Carmenere is the varietal that was almost extinct in Europe before, by a chance encounter, it made its way to Chile through the French, Italian and Spanish migrants that had been making wine from European vine cuttings for more than 150 years. This revelation came to light upon the Chilean vignerons noticing the distinctive character of what they previously believed to be Merlot clones. After DNA testing in the 1990s, vignerons realised that these were not in fact Merlot cuttings, but rather Carmenere. In colour, Carmenere is really dark – a sharp crimson colour! The wine stains the glass when you swirl it and displays prominent legs. By allowing the fruit to mature late into the season, St Ignatius Vineyard is able to create a bold wine with rich plum, raspberry and nutmeg characters, as well smoky, spicy and earthy aromas.

Vitis Vinifera - Shiraz

The Australian star

Shiraz is a dark-skinned grape varietal grown throughout the world. DNA profiling in 1999 found Shiraz to be the offspring of two grapes from South Eastern France: Dureza and Mondeuse Blanche. The style and flavour profile of wines made from Shiraz is influenced by the climate where the grapes are grown. In Australia, Shiraz is more consistently full bodied with softer tannin, jammier fruit and spice notes of liquorice, anise and earthy leather. The acidity and tannin levels of Shiraz allow the wines produced from this grape to have favourable ageing potential. St Ignatius Vineyard first planted Shiraz vines in 1992 and their clonal selections are “PT23NG and 1654”. The winery is renowned for consistently producing premium Shiraz using handpicked grapes from their single vineyard in the Pyrenees.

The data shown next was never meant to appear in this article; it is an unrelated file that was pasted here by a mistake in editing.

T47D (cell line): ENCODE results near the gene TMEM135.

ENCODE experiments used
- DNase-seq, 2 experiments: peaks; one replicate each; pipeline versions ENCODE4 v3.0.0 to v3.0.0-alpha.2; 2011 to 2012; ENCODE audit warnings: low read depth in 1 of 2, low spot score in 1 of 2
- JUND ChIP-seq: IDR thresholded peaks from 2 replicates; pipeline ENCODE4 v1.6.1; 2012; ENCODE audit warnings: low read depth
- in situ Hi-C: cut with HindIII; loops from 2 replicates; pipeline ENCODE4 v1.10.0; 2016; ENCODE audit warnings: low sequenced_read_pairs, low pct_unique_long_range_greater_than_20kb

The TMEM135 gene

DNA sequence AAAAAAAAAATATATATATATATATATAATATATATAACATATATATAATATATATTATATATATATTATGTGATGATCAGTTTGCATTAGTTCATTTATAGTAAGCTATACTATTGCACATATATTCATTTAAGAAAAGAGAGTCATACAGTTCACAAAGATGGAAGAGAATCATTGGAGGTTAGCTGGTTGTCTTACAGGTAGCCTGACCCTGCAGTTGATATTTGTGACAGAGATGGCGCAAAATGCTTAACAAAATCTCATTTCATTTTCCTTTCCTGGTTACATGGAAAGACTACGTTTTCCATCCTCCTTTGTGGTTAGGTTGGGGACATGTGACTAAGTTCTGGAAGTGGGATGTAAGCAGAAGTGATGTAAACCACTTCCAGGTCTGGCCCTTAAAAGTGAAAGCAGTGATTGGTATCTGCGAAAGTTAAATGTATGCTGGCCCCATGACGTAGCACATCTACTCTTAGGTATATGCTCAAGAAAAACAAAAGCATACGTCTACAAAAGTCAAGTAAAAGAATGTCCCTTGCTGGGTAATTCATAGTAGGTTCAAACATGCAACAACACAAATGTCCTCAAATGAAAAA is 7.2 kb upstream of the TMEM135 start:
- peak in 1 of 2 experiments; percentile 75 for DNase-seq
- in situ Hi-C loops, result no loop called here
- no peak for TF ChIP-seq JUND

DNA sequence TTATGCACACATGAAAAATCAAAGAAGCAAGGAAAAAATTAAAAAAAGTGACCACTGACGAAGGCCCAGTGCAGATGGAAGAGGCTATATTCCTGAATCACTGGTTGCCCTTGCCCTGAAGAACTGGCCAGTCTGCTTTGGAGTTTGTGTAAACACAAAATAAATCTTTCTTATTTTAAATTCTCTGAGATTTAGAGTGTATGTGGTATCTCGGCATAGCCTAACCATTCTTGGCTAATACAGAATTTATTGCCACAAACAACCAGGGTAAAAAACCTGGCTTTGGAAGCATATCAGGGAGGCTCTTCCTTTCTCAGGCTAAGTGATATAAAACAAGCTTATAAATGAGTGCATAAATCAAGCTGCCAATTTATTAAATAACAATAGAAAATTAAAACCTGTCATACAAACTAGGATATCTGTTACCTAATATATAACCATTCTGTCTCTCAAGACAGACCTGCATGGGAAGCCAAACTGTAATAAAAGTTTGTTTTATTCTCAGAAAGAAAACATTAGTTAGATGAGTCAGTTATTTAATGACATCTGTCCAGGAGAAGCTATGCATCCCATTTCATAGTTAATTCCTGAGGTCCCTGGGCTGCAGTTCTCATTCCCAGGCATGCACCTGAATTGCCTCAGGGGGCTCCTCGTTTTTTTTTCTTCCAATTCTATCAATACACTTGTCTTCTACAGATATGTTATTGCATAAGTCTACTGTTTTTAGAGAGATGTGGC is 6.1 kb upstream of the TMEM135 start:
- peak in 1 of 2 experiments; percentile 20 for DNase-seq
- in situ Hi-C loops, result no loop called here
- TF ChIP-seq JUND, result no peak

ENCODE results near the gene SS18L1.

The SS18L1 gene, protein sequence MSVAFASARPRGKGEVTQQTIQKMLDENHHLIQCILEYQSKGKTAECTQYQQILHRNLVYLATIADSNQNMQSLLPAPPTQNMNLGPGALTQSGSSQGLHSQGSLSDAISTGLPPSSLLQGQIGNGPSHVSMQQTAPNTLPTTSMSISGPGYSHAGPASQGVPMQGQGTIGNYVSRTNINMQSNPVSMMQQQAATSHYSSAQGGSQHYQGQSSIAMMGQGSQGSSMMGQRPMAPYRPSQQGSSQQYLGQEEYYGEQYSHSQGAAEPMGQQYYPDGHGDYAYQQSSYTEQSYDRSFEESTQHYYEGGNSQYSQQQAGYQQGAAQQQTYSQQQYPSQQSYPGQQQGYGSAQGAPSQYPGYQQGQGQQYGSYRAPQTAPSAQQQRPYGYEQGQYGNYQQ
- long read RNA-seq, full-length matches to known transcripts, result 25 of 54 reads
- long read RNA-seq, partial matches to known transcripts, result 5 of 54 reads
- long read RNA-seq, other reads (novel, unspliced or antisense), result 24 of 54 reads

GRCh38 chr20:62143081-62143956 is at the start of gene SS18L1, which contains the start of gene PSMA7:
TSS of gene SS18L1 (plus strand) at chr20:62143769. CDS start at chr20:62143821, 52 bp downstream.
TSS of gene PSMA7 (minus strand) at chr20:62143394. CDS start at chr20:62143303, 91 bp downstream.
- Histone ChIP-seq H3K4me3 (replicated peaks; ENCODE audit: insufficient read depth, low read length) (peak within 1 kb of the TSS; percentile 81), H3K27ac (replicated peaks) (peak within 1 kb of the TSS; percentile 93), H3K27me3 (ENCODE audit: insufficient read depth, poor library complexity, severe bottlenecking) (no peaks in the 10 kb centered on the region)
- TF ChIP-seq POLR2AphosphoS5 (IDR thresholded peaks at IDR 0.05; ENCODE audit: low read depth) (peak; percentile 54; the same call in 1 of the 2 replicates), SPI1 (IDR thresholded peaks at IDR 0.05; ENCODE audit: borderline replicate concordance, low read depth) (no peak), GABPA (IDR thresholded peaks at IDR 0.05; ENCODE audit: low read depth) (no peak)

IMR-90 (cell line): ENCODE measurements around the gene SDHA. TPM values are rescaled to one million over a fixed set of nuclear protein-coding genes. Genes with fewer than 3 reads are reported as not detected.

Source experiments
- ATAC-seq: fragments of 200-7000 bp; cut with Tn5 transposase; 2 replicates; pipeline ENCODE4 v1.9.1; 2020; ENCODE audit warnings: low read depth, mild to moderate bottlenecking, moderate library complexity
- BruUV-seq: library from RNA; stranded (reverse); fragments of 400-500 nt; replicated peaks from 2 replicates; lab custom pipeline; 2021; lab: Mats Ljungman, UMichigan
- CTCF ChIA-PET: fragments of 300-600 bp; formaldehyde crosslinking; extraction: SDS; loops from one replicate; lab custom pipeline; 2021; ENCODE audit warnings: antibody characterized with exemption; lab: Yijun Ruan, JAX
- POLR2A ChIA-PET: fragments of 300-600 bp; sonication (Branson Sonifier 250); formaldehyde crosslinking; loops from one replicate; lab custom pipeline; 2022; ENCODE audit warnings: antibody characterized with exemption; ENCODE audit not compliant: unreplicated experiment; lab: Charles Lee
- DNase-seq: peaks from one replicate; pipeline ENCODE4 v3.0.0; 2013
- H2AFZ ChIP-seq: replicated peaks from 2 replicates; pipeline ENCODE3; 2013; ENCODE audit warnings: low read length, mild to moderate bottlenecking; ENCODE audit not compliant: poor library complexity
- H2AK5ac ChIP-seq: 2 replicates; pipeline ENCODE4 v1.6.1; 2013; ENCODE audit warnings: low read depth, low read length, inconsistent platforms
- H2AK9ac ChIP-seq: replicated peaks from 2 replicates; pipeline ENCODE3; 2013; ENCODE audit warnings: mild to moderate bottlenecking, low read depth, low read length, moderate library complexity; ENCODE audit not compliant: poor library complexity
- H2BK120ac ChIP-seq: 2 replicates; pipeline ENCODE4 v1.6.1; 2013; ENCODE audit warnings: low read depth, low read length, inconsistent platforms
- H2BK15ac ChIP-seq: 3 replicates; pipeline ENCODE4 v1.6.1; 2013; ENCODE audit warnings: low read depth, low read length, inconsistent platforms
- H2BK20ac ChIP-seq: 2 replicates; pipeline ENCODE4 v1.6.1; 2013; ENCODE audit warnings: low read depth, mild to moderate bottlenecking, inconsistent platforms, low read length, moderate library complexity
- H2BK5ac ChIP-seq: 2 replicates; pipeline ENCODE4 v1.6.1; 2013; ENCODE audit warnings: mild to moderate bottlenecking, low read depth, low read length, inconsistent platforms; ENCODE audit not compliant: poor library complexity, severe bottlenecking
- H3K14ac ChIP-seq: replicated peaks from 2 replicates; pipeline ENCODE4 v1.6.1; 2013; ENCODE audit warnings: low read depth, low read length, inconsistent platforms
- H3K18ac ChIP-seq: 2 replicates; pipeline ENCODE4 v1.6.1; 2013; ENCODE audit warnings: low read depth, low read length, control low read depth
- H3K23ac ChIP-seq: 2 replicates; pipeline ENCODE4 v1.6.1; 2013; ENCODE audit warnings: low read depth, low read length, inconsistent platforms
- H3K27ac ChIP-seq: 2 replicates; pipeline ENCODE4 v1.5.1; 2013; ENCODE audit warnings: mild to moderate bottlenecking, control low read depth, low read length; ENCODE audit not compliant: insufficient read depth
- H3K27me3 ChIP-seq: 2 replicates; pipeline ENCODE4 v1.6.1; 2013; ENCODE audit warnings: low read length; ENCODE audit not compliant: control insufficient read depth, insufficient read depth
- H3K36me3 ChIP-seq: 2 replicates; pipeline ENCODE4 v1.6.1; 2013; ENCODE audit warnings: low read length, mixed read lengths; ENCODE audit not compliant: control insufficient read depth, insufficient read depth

Vitis Vinifera - Cabernet Sauvignon

The noble varietal

This noble varietal is grown in nearly every major wine producing country among a diverse spectrum of climates. From France, the grape spread across Europe and to the New World. Despite its prominence in the industry, the grape is relatively new, the product of a chance crossing between Cabernet Franc and Sauvignon Blanc during the 17th century in South Western France. In Australia, the classic profile of Cabernet Sauvignon tends to be full bodied wines with high tannins and noticeable acidity that contributes to the wine’s ageing potential. Cabernet Sauvignon tends to produce wines with blackcurrant notes that can be accompanied by mint and cedar, which will all become more pronounced as the wine ages. The blackcurrant notes are often seen with cherry and in some vintages the flavours can veer towards the over-ripe and “jammy” side.